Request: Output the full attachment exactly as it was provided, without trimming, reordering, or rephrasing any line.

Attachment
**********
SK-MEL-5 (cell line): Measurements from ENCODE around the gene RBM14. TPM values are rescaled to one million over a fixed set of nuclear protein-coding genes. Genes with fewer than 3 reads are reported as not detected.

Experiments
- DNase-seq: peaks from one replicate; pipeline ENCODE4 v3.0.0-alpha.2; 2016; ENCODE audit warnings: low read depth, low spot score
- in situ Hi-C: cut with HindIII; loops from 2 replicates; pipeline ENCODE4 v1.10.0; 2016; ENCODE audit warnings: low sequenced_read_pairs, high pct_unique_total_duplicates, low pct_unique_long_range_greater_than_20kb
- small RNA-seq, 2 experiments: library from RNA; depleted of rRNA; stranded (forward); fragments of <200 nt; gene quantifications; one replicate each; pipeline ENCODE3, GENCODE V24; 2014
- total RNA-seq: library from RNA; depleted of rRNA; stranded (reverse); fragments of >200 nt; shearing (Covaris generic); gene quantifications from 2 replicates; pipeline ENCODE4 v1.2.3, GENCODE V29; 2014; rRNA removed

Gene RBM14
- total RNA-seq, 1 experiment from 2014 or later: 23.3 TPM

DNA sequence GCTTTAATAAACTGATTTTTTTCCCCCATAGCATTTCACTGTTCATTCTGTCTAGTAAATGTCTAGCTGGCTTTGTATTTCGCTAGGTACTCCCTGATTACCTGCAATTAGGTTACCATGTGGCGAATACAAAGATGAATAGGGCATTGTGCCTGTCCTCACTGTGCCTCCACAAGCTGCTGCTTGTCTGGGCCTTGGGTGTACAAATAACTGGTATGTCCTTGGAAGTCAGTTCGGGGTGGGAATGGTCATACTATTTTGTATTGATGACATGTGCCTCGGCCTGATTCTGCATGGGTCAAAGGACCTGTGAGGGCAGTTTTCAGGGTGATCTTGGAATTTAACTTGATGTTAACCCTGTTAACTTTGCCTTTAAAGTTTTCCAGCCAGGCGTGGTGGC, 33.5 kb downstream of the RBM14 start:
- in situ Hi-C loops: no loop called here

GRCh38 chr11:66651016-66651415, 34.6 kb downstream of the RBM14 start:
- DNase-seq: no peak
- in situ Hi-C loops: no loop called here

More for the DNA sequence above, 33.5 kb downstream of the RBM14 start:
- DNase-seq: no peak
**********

SK-MEL-5 (cell line): Measurements from ENCODE around the gene RBM14. TPM values are rescaled to one million over a fixed set of nuclear protein-coding genes. Genes with fewer than 3 reads are reported as not detected.

Experiments
- DNase-seq: peaks from one replicate; pipeline ENCODE4 v3.0.0-alpha.2; 2016; ENCODE audit warnings: low read depth, low spot score
- in situ Hi-C: cut with HindIII; loops from 2 replicates; pipeline ENCODE4 v1.10.0; 2016; ENCODE audit warnings: low sequenced_read_pairs, high pct_unique_total_duplicates, low pct_unique_long_range_greater_than_20kb
- small RNA-seq, 2 experiments: library from RNA; depleted of rRNA; stranded (forward); fragments of <200 nt; gene quantifications; one replicate each; pipeline ENCODE3, GENCODE V24; 2014
- total RNA-seq: library from RNA; depleted of rRNA; stranded (reverse); fragments of >200 nt; shearing (Covaris generic); gene quantifications from 2 replicates; pipeline ENCODE4 v1.2.3, GENCODE V29; 2014; rRNA removed

Gene RBM14
- total RNA-seq, 1 experiment from 2014 or later: 23.3 TPM

DNA sequence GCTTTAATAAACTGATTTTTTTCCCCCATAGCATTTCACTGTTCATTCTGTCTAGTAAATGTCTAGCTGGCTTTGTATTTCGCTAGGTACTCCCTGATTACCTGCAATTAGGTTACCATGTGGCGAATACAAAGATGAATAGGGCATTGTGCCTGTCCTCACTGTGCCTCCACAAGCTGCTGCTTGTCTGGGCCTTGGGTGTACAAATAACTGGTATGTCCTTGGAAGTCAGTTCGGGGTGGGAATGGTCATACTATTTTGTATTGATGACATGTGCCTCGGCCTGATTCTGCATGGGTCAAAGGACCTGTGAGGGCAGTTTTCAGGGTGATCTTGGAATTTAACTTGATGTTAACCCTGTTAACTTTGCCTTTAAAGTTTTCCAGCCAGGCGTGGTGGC, 33.5 kb downstream of the RBM14 start:
- in situ Hi-C loops: no loop called here

GRCh38 chr11:66651016-66651415, 34.6 kb downstream of the RBM14 start:
- DNase-seq: no peak
- in situ Hi-C loops: no loop called here

More for the DNA sequence above, 33.5 kb downstream of the RBM14 start:
- DNase-seq: no peak